Assisted Living (2003)

Not Rated Our ratings: V-0 ; L-2 ; S/N-1

Quite a controversy has arisen over Elliot Greenebaum’s film. A blend of documentary and fiction, it was filmed with real residents in a Louisville retirement center playing themselves. Actor Michael Bonsignore plays Todd, a slacker supposedly working as an orderly in the home. He spends far too much time getting stoned on his weeds, so the supervisor, who seems to spend most of his time on the telephone trying to deal with his dysfunctional family, terminates him. On his last day Todd pretends to be God speaking to various residents on the phone and connecting the elderly Mrs. Pearlman (Maggie Riley) with her son, whom in her delusion she thinks is living in Australia. Mrs. Pearlman is in the beginning stage of Alzheimer’s disease and has long been estranged from her son. Todd pretends to be the son, giving her a few moments of joy when she believes that he has at last come to take her to the land down-under.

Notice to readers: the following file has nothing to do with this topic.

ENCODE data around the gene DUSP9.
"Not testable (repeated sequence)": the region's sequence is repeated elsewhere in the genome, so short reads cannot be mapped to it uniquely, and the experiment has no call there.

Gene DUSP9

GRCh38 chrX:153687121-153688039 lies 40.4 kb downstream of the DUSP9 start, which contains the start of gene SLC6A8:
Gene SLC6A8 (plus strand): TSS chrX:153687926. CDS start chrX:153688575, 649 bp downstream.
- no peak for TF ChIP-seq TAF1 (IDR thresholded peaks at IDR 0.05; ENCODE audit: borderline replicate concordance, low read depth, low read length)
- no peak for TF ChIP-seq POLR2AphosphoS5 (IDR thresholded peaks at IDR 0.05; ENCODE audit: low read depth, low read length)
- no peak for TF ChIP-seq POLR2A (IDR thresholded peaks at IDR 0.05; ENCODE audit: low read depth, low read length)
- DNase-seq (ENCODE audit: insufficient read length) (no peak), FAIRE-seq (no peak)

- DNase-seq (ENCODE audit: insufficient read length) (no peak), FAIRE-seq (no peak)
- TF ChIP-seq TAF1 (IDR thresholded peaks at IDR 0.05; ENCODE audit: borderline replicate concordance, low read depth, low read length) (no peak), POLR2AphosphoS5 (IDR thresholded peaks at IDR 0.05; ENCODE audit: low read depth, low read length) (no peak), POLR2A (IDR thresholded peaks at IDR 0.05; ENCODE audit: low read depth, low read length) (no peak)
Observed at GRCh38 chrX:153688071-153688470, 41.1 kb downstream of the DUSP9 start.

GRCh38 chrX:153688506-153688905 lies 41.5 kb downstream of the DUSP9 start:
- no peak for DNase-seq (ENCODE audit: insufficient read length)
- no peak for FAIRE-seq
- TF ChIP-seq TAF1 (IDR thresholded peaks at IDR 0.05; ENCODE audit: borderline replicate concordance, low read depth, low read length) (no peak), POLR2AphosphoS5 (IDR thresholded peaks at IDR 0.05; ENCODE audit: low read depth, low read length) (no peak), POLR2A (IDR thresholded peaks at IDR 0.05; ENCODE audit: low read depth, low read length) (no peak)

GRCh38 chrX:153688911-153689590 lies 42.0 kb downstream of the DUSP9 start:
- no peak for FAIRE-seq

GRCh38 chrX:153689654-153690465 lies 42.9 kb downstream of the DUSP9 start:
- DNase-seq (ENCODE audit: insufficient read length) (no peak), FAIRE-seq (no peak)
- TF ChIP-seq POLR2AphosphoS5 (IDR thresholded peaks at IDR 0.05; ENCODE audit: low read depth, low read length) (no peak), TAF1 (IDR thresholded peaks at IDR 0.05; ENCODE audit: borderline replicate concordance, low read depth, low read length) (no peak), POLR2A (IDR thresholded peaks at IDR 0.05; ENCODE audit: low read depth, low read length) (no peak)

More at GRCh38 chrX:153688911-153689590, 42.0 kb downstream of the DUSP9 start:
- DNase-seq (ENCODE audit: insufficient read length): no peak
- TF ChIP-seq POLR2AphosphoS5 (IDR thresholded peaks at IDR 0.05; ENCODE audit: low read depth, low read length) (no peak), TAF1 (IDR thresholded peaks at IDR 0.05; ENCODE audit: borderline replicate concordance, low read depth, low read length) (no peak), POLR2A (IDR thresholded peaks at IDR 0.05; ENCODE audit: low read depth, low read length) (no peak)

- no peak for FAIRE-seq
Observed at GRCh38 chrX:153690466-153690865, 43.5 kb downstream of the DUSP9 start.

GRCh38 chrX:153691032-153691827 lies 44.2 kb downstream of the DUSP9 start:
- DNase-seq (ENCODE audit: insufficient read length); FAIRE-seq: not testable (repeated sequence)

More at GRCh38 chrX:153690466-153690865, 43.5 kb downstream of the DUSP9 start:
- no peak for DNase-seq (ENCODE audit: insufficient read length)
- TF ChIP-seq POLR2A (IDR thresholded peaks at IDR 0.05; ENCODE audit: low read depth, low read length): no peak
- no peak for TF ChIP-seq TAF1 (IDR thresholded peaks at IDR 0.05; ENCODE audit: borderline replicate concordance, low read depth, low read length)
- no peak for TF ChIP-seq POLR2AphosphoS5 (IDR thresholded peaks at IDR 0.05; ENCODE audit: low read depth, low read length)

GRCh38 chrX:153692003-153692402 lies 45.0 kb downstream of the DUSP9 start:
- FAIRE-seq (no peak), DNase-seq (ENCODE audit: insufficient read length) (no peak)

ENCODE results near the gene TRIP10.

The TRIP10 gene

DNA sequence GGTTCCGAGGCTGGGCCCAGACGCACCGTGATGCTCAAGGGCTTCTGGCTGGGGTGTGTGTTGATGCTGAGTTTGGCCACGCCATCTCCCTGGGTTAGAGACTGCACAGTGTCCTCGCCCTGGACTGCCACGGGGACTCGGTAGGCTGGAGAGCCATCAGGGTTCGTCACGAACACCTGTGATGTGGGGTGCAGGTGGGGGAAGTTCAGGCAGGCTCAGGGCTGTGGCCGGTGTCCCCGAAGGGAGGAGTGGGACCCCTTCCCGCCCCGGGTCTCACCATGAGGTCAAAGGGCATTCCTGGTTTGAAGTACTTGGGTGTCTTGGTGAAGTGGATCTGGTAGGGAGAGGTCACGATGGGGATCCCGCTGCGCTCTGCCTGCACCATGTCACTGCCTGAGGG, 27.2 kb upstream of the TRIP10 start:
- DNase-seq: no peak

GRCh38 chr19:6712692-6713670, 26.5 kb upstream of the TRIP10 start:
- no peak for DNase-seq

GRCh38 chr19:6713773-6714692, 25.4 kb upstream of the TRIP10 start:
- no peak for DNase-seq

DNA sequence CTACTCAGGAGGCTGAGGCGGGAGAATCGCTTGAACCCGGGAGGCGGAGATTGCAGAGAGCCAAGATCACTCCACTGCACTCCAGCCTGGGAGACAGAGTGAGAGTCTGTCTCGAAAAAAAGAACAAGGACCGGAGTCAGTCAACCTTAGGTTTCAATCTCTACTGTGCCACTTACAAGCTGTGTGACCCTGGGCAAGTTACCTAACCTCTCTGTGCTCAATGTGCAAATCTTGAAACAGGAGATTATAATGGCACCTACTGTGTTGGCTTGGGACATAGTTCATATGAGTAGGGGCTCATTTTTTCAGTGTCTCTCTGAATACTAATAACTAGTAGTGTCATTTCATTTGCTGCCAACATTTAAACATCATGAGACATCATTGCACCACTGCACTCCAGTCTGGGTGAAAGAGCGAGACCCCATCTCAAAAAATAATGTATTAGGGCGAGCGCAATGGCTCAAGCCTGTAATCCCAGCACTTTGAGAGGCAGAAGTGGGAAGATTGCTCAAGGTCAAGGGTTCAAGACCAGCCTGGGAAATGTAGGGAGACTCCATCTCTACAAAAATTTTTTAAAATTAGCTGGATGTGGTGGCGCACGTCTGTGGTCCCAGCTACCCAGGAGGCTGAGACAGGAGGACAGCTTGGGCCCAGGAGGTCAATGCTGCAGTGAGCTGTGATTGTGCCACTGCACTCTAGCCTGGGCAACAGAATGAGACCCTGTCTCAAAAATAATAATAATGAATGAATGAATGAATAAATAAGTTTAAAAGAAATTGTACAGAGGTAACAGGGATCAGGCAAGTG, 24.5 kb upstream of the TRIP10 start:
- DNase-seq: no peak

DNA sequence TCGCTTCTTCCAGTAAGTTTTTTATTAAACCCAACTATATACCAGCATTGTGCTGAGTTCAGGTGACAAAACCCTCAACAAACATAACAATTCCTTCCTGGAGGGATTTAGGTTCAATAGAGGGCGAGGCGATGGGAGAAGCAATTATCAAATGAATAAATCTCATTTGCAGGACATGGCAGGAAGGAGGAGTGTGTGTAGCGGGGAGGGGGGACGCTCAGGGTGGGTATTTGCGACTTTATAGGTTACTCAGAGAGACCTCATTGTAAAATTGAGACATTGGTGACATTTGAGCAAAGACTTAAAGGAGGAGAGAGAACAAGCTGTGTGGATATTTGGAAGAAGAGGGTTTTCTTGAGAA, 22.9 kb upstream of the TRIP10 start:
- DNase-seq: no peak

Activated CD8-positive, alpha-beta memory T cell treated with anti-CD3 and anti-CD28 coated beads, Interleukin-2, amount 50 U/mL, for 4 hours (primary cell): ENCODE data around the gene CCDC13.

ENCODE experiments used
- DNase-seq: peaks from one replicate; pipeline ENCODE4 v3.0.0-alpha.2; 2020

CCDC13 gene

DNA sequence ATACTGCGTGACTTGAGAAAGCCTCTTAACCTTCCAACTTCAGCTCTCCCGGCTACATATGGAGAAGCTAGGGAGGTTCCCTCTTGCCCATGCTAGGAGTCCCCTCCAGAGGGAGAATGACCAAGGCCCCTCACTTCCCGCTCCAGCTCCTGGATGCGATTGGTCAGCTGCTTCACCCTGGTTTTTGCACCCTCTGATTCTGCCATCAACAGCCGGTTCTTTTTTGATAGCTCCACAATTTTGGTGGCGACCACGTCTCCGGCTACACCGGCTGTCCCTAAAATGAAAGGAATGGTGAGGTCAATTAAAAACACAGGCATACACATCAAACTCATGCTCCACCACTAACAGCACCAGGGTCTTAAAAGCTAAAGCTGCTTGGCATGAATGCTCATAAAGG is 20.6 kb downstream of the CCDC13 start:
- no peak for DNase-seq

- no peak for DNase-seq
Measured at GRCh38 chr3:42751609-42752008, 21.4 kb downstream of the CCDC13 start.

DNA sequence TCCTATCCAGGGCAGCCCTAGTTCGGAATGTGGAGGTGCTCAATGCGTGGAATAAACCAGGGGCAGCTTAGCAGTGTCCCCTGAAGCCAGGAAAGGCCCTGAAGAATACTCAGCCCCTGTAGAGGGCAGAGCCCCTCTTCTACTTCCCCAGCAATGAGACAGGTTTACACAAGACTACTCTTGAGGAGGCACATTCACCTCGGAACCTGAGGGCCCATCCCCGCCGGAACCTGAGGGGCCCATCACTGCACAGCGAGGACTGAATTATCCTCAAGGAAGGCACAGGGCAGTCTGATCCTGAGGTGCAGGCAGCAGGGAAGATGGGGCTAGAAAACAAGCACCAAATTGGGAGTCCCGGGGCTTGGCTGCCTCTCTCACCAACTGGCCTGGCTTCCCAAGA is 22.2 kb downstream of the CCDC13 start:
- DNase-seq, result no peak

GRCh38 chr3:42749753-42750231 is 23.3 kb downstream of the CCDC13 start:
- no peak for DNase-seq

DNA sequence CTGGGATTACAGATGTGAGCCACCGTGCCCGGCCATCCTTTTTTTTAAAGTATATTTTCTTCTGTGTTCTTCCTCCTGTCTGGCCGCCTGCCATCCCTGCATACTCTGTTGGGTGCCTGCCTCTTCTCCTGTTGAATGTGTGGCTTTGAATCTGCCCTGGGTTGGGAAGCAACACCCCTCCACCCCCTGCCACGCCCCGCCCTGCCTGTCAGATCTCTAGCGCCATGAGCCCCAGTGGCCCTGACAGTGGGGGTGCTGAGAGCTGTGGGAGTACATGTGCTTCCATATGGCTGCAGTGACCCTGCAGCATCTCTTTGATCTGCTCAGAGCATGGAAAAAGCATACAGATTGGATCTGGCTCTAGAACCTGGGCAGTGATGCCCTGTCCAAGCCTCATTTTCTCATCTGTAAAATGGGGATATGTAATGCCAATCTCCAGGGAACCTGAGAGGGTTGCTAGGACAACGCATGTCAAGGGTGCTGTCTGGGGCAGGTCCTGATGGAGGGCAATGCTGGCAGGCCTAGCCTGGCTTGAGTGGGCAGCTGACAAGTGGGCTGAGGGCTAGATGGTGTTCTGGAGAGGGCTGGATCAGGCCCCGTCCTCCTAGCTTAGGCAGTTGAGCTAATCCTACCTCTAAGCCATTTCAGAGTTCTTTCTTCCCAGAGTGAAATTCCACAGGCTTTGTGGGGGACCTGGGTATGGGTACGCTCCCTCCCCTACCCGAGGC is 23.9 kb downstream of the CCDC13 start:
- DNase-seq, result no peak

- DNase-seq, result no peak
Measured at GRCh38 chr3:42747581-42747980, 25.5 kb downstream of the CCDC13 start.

Assisted Living

The controversy has been over Greenbaum’s use, or misuse, of the patients and the setting. Is he poking cruel fun at the expense of the residents, most of whom were not fully aware of what he was doing? Or is this some variation of One Flew Over the Cuckoo’s Nest, with Todd being an updating of Casey? It might be that Todd’s stoned condition argues against this. Shot on a shoestring budget, Assisted Living, with its languid style, offers nothing for the action movie fan, but it could raise some questions about our culture and its attitude toward and treatment of the elderly.